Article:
In a survey of 2,200 U.S. small business owners conducted by Manta in late July and released this month, nearly half (47%) of respondents came out in favor of the Trump administration’s ban on travelers from Iran, Libya, Somalia, Sudan, Syria and Yemen. Fully 91% said that they had not experienced any consequences as a result of the immigration action.
What’s more, 17% of those polled admitted they were unaware that the ban had been approved.
The travel restrictions are temporary for now—90 days for visitors and 120 days for refugees coming from the six Muslim-majority countries. The Supreme Court has said it will take the case up again in October.
However, while SMBs are not troubled, human rights groups have pushed back. “It remains clear that President Trump’s purpose is to disparage and condemn Muslims,” Omar Jadwat, director of the American Civil Liberties Union’s Immigrants’ Rights Project, told the Washington Post after the decision was announced.
Manta’s research also explored small business owners’ personal immigration status, as well as how they stood politically on allowing foreign entrepreneurs to start their businesses in the United States, as compared to consumers’ sentiment on these issues.
Just 14% of small business owners polled told Manta that they are immigrants—and only slightly more than one-third of them said that they had moved to America specifically to start their businesses.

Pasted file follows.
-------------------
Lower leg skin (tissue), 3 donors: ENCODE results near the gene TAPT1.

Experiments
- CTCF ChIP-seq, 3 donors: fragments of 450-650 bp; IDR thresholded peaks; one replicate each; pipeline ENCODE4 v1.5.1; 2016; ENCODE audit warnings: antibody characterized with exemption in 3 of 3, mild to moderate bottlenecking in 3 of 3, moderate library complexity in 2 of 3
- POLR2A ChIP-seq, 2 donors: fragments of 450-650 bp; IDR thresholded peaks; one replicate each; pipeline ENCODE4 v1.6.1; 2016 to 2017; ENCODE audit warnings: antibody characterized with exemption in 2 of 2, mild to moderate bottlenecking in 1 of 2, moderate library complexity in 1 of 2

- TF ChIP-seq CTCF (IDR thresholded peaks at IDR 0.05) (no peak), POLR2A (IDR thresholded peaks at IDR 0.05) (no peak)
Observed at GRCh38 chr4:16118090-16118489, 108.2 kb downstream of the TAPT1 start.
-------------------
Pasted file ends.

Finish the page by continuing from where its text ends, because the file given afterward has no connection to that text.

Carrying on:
Of the 14% of respondents who came to the United States from abroad, 57% are now naturalized citizens, 23% are permanent residents (green card holders), 11% have visas and 9% are applying for permanent status.
When asked, “Do you support the Trump administration’s decision to postpone the start date for the immigration program that allows foreign entrepreneurs to start their companies in the United States?” about 40% answered in the affirmative. Of those who said “no” or “I am not familiar with this program,” about 30% fell into each category.
Specifically, the policy that is being delayed until March 2018 by the Department of Homeland Security (PDF)—known as the International Entrepreneur Rule—was originally scheduled to go into effect on July 17 of this year. It was approved by President Barack Obama in January during his final days in office.
In a listing in the Federal Register, the DHS said that the delay would provide the federal agency with the opportunity to obtain comments from the public “regarding a proposal to rescind the rule pursuant to Executive Order 13767, ‘Border Security and Immigration Enforcement Improvements.’”